The only agreement outstanding of which there is any record is an agreement with the American and British Manufacturing Company, relating to the construction of a big power station and distribution system, for which the company asks authority to issue securities. According to this document, the Long Acre Company

has agreed:

(1) To pay the net cost of all apparatus, materials and work provided by the American and British Company, as shown by vouchers approved by the general engineer of the Long Acre Company.

(2) To pay all the expenses of the A. & B. Co. for engineering, superintendence and employees used upon the work,

(3) To pay, in addition to the above items, 15 per cent as a clear profit to the A. & B. Co.,

(4) To make payment by the 10th of each month for the materials, labor, etc.. furnished during the preceding month,

(5) To make such payments in notes providing for the public or private sale of bonds which are held as collateral,

(6) To keep upon deposit with the A. & B. Co. approximately $100,000 in bonds above the amount due at any time.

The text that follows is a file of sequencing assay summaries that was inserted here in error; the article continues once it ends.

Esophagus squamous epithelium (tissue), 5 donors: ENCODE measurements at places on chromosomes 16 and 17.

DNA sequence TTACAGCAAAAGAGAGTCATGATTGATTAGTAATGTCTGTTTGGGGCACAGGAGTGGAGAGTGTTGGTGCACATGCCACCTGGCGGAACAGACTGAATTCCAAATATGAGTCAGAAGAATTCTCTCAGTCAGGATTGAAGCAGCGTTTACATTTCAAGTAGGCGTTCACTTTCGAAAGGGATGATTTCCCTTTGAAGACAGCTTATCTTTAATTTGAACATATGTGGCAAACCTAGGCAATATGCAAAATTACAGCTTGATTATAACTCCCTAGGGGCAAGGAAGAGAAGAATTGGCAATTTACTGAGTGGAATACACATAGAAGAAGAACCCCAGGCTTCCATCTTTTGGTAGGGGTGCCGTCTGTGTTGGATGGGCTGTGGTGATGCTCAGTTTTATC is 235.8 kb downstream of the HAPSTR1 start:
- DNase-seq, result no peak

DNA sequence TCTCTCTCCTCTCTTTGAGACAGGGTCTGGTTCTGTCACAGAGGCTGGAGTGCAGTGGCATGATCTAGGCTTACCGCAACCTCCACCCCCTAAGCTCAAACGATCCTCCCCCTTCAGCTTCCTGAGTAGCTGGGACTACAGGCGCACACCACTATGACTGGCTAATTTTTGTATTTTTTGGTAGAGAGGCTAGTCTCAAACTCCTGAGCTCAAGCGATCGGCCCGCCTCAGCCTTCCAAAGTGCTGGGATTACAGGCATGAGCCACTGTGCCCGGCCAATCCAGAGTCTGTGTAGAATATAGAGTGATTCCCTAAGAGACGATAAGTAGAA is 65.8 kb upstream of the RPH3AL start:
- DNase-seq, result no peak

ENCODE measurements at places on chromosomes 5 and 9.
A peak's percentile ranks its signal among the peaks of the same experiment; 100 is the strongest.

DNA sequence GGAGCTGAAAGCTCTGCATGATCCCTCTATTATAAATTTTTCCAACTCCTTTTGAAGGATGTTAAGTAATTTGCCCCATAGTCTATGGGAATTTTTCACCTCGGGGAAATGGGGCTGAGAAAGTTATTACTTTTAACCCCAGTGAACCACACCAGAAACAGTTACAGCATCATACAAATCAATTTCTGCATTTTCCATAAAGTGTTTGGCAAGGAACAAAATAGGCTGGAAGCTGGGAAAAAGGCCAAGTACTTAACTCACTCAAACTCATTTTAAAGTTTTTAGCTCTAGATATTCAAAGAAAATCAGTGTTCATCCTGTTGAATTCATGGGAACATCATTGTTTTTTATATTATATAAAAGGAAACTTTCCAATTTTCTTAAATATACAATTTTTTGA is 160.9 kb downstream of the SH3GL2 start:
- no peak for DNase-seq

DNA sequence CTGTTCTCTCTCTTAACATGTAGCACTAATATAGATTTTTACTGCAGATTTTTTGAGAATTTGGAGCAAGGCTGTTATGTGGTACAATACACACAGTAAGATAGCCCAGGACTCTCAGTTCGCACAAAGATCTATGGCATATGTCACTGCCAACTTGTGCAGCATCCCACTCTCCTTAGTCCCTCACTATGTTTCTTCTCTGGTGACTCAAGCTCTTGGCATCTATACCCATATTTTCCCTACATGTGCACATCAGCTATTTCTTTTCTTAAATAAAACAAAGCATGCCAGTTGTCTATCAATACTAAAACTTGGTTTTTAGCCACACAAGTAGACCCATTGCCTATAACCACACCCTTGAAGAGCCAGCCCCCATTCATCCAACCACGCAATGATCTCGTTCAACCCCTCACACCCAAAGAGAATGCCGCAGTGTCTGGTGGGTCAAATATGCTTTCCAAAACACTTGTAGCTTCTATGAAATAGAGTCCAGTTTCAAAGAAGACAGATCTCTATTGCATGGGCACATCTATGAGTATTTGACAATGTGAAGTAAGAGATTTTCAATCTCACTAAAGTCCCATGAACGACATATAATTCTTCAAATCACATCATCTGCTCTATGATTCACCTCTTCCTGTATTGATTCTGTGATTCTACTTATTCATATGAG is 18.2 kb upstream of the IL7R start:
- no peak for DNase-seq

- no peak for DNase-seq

The American and British Company, under the contract:

(1) May sell the $400,000 of bonds now in the treasury of the Long Acre Company at 70 per cent of par value;

(2) May sell subsequent issues for "a fair market value;"

(3) Shall receive 5 per cent commission upon (1) and (2);

(4) Shall continue to own all materials, apparatus, etc., furnished until paid for; (5) May sublet this contract in whole or in part, and the amount paid to the subcontractor under this subcontract shall be taken as the cost upon which the profit of 15 per cent. to be paid to the A. & B. Co. is to be computed.

If the Commission should grant the application of the company, the proceeds from the sale of the stock and bonds would be expended according to the above provisions.


As the Long Acre Company was not supplying current when the Public Service Commissions Law became a statute, June 6, 1907, one of the first questions raised by the application is whether the company should not have obtained a certificate under section 68 of the statute. This section provides:

"No gas corporation or electrical corporation incorporated under the laws of this or any other state shall begin construction, or exercise any right or privilege under any franchise hereafter granted, or under any franchise heretofore granted but not heretofore actually exercised without first having obtained the permission and approval of the proper commission